JDLM sells about 90 books a year. Together with their clients, JDLM agents edit and revise manuscripts to ensure that a strong project is being presented to the marketplace. They are currently marketing mainstream and literary fiction, and their nonfiction areas of interest are parenting, cooking, nutrition, politics, health and women’s issues. “The market is great, we’e done well this year. Even fiction is doing better,” Goderich stated. Occasionally “publishers come up with ideas and call us looking for a writer,” Goderich said. While this is not a common occurrence, it demonstrates the importance of a well-connected agent.

Goderich advises writers to do their homework before contacting an agent. Read the agency’s listing in Writer’s Market or check their website– make sure they market what you write, and if possible, stick with agents that are members of the Association of Authors’ Representatives (AAR). “AAR is a good way to weed out fly-by-night agents and those that charge reading fees. As a writer you should never pay reading fees. AAR will also answer questions you may have about an agency,” she stated.

Goderich also suggests writers read everything, to help keep current and generally aware of what is being published. She also recommends reading other recent works of fiction and nonfiction because reading good writing often benefits the project a writer is working on. “We even have a book club in our agency to help us keep up on newly published works,” she said.

“The center of the publishing community is New York. It is an old-fashioned sort of business with a lot of face-to-face meetings and lunches,” Goderich explained. That sort of networking is why a New York literary agent is so important.

Keep sharpening those queries and maybe you will find yourself represented by a New York agent and one step closer to making it there.

After years of being surrounded by books in her career as a librarian, Laura Hazan has taken a hiatus to write a book of her own. Laura is currently working on her first novel and pursuing opportunities in freelance writing.

Interview: Rudy Shur of Square One Publishers

Interview by Jenna Glatzer

Rudy Shur is the publisher of Square One Publishers, and the author of the book How To Publish Your Nonfiction Book, part of the "Square One Writers Guide" series. Rudy has been responsible for the acquisition of more than 1,000 books, many of which have become bestsellers. He has lectured on the topic of nonfiction publishing at numerous universities and colleges across the nation.

How did you gain the experience to become a publisher?

I began my career in publishing as a field representative for a college textbook publisher. Basically, I’d go out to college campuses and try to get college professors to adopt my company’s textbooks for their classes. Having never sold before, it was a great learning experience. My next job was at another college textbook publisher, but this time, in addition to being a representative, I was also an associate editor. That was great training. I would look for professors to write books that I thought would sell based on my own selling experience.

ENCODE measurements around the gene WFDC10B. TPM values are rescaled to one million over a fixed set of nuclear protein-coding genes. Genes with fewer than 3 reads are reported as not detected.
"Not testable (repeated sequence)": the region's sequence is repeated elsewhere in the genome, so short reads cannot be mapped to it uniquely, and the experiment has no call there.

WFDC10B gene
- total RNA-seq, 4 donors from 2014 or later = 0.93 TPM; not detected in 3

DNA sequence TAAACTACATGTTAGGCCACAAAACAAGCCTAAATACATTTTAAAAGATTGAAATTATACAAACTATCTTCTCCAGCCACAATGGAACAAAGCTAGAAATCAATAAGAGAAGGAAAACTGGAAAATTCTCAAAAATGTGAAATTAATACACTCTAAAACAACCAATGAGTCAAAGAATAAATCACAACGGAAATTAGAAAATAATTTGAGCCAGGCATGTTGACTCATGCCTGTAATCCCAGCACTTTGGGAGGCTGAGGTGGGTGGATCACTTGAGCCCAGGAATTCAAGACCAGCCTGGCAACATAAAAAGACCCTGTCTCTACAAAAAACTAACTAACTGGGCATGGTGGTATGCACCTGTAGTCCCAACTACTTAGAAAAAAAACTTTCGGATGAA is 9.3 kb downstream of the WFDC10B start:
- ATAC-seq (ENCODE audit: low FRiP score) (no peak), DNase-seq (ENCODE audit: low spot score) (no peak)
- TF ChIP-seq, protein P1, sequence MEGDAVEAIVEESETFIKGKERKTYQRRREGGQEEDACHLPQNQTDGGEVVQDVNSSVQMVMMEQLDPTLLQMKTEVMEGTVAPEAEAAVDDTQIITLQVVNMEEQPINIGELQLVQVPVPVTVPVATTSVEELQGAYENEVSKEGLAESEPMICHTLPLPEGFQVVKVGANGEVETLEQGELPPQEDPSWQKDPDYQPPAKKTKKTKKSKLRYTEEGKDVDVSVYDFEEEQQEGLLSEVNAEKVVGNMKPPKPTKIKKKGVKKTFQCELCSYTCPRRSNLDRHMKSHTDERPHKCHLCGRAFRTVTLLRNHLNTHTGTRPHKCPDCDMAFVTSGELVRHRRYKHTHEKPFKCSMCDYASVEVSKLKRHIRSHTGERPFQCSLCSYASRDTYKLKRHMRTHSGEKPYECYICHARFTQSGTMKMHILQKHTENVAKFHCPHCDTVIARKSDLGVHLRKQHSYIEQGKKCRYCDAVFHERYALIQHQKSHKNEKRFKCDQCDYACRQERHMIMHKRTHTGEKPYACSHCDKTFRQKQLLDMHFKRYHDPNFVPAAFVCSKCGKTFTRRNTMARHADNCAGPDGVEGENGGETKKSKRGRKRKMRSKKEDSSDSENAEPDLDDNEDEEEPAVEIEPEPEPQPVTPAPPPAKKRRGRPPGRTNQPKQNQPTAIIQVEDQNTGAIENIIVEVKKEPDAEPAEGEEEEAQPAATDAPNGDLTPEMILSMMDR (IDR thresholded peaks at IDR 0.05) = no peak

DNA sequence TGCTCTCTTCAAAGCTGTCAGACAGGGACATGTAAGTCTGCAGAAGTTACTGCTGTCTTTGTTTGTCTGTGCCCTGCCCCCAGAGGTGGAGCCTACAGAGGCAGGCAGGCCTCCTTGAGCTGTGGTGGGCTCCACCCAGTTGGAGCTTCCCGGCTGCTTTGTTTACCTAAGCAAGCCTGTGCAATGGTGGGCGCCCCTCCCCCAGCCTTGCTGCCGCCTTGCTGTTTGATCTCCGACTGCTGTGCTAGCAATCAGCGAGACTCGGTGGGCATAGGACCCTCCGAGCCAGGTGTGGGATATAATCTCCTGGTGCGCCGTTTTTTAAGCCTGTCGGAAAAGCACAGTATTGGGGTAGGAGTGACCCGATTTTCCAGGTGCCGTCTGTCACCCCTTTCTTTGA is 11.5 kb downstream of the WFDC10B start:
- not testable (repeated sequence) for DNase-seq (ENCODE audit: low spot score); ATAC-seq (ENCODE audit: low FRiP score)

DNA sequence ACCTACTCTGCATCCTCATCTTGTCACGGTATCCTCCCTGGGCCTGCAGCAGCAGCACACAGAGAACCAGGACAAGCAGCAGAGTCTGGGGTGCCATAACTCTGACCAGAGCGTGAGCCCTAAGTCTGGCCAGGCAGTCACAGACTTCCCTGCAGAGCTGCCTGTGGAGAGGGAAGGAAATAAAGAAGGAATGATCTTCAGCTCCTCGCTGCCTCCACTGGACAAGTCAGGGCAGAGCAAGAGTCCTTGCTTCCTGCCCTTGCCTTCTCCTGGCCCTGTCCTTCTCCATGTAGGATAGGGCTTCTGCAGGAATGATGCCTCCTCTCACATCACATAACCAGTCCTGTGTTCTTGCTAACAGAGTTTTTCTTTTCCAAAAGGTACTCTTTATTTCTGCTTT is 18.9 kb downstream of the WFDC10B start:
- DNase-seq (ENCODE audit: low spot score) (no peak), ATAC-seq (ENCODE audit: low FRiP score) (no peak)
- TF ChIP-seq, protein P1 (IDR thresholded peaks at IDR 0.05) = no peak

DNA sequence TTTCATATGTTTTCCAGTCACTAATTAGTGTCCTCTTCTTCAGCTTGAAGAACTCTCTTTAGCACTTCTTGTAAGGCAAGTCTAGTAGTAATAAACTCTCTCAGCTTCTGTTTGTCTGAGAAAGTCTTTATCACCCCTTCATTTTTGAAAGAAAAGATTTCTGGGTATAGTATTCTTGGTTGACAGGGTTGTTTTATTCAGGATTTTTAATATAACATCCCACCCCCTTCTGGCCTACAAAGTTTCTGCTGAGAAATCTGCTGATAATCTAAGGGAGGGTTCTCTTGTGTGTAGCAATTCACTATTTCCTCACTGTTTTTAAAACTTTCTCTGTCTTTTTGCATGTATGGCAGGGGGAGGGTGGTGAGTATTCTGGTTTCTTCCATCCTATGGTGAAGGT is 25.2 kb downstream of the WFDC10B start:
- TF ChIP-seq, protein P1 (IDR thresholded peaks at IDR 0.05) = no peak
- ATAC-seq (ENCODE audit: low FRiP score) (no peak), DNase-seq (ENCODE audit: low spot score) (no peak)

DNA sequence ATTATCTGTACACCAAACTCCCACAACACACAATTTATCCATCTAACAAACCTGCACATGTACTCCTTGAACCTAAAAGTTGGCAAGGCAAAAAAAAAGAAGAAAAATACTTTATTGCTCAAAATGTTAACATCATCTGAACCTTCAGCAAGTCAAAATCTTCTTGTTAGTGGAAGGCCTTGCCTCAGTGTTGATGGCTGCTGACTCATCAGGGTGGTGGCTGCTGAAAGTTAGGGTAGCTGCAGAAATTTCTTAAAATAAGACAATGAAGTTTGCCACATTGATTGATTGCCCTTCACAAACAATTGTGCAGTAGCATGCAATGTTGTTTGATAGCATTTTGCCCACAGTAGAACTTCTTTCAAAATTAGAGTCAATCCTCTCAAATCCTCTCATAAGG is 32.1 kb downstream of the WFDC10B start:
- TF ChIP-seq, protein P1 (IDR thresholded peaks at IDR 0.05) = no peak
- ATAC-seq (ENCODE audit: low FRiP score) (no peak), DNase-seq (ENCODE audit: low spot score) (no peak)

After several years of doing this, I had the silly idea that I could do it better on my own. In 1976, I co-founded Avery Publishing Group. Initially, we produced college textbooks. As time went on, though, we began producing trade books for a more general audience. While I had had some great experience working for other companies, it was essentially a learn-as-you-go experience that provided the core of my publisher’s training.

In 1999, I sold Avery to Penguin Putnam, and two months later, I founded Square One Publishers—and I am still learning.

As you mention in the book, small publishers usually don’t offer the kinds of advances big houses can offer. What are some of the reasons why a writer might prefer to work with a small publisher?

While big houses do offer larger advances, statistically most of their authors never see more money than their initial advance. Part of the reason for this might be that today’s large houses tend to put in minimal editorial and marketing time on the vast majority of the projects they handle.

On the other hand, some well-run smaller publishers put much more emphasis on the editorial process, so that the final manuscript is as good as it can be. Additionally, they often spend much more time promoting a title (in their own way) than do larger houses.

Another benefit that smaller houses offer is longevity for titles. Many of the large companies keep their average book in print for approximately 18 months–only 1 1/2 years. Many smaller publishers keep a book in print for years. In some cases, they treat their backlist (older) titles as though they were front list (new).

However, let me point out that all small publishers are not created equal. Therefore, before signing any publishing agreement, it’s vital to check out the publisher.

Why is so important for a writer to identify the category in which his or her book would fit?

There are many reasons a writer needs to know what his or her book’s category is:

  • Identifying a category allows writers to more accurately target specific markets and audiences.
  • By knowing a book’s category, a writer can better select potential publishers who have experience publishing and selling in that specific area. Without a clear understanding of a book’s category, a writer simply chooses publishers at random.
  • When a book does not fit into any established category, there may not be any commercial publisher equipped to sell the book. Such a situation usually leads to negative responses from publishers.

In writing my book, I found that the chapter which identifies the twelve categories of books was the hardest to write. Once completed, though, I think it became one of the strongest features of my title.

Let’s say my book has been orphaned by a publisher. Is it wise for me to mention this in future proposals, or might this work against me?